Men and women are different in many ways, including why and how they can suffer from hair loss. Similarly, there are hair loss medications which may work for men but won’t work – and can even be harmful to – women, Propecia most notably. But there is also a medication which has increasingly shown promise as a treatment exclusively for women who suffer from a hair loss condition called androgenetic alopecia.
Spironolactone (Aldactone or CaroSpir) is a drug approved by the FDA to treat fluid retention caused by a range of conditions such as Iiver disease and kidney disease. As with many medications, spironolactone is also used to treat other conditions beyond its approved use, including the treatment of high blood pressure, heart failure, and hyperaldosteronism.
In recent years, female pattern hair loss has been added to this list of “off-label” uses for spironolactone. Typically, it is only prescribed when other medications or treatments don’t work on a patient.
What is Spironolactone and How Does It Treat Female Hair Loss?
Spironolactone is a part of a family of medications called aldosterone receptor antagonist. The “antagonist” part relates to the medication’s effectiveness at slowing down and reducing the body’s the production of androgens. These male sex hormones, also found in women, are associated with hair loss caused by androgenetic alopecia. Reducing androgen levels can put the brakes on the progression of hair loss and even can encourage hair regrowth.
Will Spironolactone Work For You?
If you’re a guy, spironolactone simply won’t work for you. It also won’t be effective for women whose hair loss is not hormone-related, such as hair loss caused by stress, chemotherapy, or nutritional deficiencies.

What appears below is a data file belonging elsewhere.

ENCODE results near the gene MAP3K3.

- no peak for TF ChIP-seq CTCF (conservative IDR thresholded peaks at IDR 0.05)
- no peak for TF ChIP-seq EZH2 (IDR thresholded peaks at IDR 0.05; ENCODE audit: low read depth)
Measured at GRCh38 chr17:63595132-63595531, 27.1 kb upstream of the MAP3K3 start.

But for female pattern baldness, the drug’s effectiveness has been demonstrated in multiple studies, including one in 2015 which found that 75 percent of the study’s participants with androgenetic alopecia saw a noticeable improvement in their hair loss after taking spironolactone. Another study from 2017 reported that a combination of spironolactone and minoxidil could reduce hair shedding, increase hair growth, and improve hair thickness.
One thing spironolactone is not is quick. Most women need to take it for at least six months before seeing results while some may not notice any improvement for a year.
As with all prescription hair loss medications, spironolactone comes with a number of potential side effects, including low blood pressure, drowsiness, nausea, headaches, dizziness, weight gain, or irregular periods, among others.
Whether spironolactone is right for you depends on the nature of your hair loss, your overall health, and other medications you may be taking. Scheduling a hair loss consultation with a hair transplant physician is the best way to find out what course of treatment will deliver optimal results for treating your hair loss.
If you’re a woman troubled by hair loss, please contact the Hair Transplant Institute of Miami online or call our office directly at 305-925-0222 to receive a personalized evaluation and treatment plan.